The night after was when I worked on the safe and got the money out. It was the perfect time and those guys would only check it in another months’ time. It was easier than I thought too. Both safes were in the office downstairs and my previous occupation came to good use as I figured the combination almost instantly. That is not to say I wasn’t sweating all over the place, I knew I was a dead man if someone saw me working over the safe. I gave Elliot the money and told him to get us enough for at least a couple of months. We needed that much if I was to pay back the amount I took from them. My friend was surprised but asked no questions, in order for me not to tell him any lies, but he knew I was in a hurry and he knew I could get in trouble if I couldn’t get that money back.
It took a week before I saw Elliot again in a truck with all the materials he gathered. The clock was ticking for me and I was surprised when he said we had to begin testing right away. I had completely forgotten about that. In my mind it had completely escaped me the most basic principle of bartending: certain drinks had to be mixed using just the right amounts, or else that drink would turn into a disaster. I didn’t let him see my despair as I encouraged him to start right away and call me as soon as he had some sort of results.
Another week flew by before I got that call. The first drink had been made with successful results. I didn’t care about any of that to be honest with you, I just wanted to see the money flow, I wanted to put that money back in the safe and we would need to sell at least two thousand drinks to make up for the money I had taken.
But when I met with Elliot he suddenly had different plans. He said the drink would have been best kept a secret, something only us could get to enjoy. I don’t think I need to tell you how angry I was at that point, but I never let it show. Instead I told him calmly that I had to borrow quite a bit of money and that the only way to pay it back would be by selling the drink to the customers. Reluctantly he agreed after over an hour of discussion and persuasion. I’m a bartender after all, I can persuade like the best of them. A deal had been made, he would produce and I would advertise and sell as much as possible. The clock was ticking after all.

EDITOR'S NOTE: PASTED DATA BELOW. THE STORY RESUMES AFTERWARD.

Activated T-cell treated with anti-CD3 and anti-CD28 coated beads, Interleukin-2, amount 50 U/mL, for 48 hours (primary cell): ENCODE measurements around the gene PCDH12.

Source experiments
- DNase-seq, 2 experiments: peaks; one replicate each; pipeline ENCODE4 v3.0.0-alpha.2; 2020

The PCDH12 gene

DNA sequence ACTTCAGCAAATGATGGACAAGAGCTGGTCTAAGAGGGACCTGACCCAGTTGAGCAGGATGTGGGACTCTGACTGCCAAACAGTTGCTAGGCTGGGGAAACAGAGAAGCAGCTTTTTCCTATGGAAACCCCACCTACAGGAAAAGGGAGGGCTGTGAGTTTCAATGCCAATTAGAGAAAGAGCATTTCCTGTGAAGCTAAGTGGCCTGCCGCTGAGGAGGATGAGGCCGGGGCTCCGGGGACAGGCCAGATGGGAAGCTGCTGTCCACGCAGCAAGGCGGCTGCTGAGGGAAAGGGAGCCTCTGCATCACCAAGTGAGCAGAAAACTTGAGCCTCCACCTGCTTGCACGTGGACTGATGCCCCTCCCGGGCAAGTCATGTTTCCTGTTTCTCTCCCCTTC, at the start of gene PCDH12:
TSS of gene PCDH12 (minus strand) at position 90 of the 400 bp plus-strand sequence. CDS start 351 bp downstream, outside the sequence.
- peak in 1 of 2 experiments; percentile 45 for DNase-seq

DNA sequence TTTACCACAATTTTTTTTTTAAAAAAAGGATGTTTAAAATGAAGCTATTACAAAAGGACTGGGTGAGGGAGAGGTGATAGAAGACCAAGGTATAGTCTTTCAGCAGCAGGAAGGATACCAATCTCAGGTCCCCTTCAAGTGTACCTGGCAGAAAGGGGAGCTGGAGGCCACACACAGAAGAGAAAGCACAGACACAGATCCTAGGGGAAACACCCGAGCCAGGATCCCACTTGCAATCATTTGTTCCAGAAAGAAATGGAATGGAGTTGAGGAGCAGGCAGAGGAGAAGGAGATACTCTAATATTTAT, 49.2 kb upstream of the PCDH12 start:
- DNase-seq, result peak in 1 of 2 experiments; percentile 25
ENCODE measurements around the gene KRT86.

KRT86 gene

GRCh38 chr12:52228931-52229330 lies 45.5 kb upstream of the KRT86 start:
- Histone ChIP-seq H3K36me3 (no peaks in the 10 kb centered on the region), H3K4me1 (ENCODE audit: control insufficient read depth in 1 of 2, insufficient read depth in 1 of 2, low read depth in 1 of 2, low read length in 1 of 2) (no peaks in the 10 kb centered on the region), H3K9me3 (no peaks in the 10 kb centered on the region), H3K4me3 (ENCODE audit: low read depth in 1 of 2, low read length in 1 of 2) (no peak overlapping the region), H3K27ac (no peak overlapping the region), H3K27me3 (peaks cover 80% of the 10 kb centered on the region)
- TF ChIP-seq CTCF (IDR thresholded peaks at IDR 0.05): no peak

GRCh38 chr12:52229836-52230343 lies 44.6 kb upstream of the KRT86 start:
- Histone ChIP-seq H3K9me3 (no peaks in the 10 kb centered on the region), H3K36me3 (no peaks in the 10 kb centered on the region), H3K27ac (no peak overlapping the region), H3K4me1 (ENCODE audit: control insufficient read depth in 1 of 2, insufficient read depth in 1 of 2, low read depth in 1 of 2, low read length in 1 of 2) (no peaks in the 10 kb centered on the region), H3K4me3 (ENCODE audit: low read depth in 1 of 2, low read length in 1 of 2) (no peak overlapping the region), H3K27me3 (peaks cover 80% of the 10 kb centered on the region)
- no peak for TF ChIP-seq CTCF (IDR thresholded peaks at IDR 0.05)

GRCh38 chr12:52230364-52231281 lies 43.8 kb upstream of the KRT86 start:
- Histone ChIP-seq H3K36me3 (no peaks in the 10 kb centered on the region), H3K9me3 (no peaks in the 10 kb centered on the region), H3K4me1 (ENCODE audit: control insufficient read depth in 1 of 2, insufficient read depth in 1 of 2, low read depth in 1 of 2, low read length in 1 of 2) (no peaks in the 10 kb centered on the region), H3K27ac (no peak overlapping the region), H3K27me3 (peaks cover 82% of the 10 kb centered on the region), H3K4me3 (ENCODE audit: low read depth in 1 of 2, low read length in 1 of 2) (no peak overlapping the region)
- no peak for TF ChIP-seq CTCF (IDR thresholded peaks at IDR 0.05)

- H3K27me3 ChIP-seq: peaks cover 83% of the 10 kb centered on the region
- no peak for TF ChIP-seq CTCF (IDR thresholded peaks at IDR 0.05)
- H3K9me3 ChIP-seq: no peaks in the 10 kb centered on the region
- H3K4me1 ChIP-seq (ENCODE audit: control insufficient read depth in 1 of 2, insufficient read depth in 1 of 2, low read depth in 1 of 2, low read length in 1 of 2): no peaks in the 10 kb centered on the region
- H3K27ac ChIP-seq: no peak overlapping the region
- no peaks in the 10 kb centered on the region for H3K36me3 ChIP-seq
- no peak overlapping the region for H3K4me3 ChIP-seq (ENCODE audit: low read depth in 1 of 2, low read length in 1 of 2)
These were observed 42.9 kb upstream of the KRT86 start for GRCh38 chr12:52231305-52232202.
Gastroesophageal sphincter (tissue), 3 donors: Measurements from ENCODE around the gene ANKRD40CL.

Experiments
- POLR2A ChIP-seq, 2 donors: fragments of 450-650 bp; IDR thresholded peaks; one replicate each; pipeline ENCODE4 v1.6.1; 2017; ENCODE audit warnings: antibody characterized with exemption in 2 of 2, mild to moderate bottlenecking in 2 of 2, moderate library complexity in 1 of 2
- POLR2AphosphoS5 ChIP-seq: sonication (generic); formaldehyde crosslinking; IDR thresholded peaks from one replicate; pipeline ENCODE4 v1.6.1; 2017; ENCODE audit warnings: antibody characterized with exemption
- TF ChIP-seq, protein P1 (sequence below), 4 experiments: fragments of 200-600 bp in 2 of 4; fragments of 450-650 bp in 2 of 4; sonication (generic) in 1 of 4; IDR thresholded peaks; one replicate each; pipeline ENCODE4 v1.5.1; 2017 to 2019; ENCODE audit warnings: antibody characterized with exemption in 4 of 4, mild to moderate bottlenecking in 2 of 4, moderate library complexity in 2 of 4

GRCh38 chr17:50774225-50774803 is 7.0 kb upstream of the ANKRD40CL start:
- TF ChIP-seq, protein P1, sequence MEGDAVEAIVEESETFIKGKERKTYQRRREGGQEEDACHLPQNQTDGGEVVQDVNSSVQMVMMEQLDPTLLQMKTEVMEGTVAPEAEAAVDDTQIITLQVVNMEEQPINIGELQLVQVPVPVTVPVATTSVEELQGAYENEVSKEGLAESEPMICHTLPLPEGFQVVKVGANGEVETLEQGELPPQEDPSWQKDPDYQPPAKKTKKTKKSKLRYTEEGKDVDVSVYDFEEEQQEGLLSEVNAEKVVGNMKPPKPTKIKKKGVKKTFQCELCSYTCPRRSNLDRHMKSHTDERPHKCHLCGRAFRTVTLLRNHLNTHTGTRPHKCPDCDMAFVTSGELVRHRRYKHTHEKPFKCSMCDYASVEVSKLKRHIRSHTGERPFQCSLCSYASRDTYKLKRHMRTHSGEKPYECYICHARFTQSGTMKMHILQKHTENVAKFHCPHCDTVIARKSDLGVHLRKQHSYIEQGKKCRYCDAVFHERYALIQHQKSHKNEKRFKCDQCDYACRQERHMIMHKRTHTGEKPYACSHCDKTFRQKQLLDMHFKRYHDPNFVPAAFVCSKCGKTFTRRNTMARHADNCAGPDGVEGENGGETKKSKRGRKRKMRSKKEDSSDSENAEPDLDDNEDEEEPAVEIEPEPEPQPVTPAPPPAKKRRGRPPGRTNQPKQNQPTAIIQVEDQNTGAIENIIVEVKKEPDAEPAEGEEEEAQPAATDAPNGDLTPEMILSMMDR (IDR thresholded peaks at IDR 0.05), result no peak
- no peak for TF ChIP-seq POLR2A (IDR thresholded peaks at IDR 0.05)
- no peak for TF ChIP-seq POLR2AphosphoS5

The results were better than expected and that led him to quit his job. Producing what we ended up calling The Green Wave took some time, especially considering the quantities we needed, and the customers loved it as expected. Did I make enough money? I would be lying if I said I did. But when I expected to suffer, it turned out I didn’t have to. One of the most basic rules for success is to always have a backup plan. All I had to do was plant some seeds and start a bit of discord; to raise the suspicions on certain elements before I would even to brought in to explain the situation. I did say in the beginning that Westerspring is a bad place, a city of lies and deceit. Nobody is safe from it, not even the mob. It didn’t take long for my carefully built web of deceit to take effect. A couple of guys died, bad people, people you wouldn’t want out there in the streets, so in the end everybody won and our little base of operations remained intact.